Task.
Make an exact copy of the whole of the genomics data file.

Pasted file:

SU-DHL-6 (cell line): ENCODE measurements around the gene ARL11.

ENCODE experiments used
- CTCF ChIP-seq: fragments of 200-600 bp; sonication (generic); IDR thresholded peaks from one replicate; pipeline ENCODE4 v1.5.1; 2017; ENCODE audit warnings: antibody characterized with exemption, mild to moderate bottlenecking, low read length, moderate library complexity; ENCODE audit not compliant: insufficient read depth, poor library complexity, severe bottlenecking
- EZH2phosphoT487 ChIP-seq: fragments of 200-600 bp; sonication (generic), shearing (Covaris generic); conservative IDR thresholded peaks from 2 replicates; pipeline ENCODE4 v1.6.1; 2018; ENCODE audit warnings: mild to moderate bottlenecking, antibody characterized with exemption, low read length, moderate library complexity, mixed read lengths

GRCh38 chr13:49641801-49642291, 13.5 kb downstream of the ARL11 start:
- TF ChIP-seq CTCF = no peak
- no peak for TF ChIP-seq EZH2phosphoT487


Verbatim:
SU-DHL-6 (cell line): ENCODE measurements around the gene ARL11.

ENCODE experiments used
- CTCF ChIP-seq: fragments of 200-600 bp; sonication (generic); IDR thresholded peaks from one replicate; pipeline ENCODE4 v1.5.1; 2017; ENCODE audit warnings: antibody characterized with exemption, mild to moderate bottlenecking, low read length, moderate library complexity; ENCODE audit not compliant: insufficient read depth, poor library complexity, severe bottlenecking
- EZH2phosphoT487 ChIP-seq: fragments of 200-600 bp; sonication (generic), shearing (Covaris generic); conservative IDR thresholded peaks from 2 replicates; pipeline ENCODE4 v1.6.1; 2018; ENCODE audit warnings: mild to moderate bottlenecking, antibody characterized with exemption, low read length, moderate library complexity, mixed read lengths

GRCh38 chr13:49641801-49642291, 13.5 kb downstream of the ARL11 start:
- TF ChIP-seq CTCF = no peak
- no peak for TF ChIP-seq EZH2phosphoT487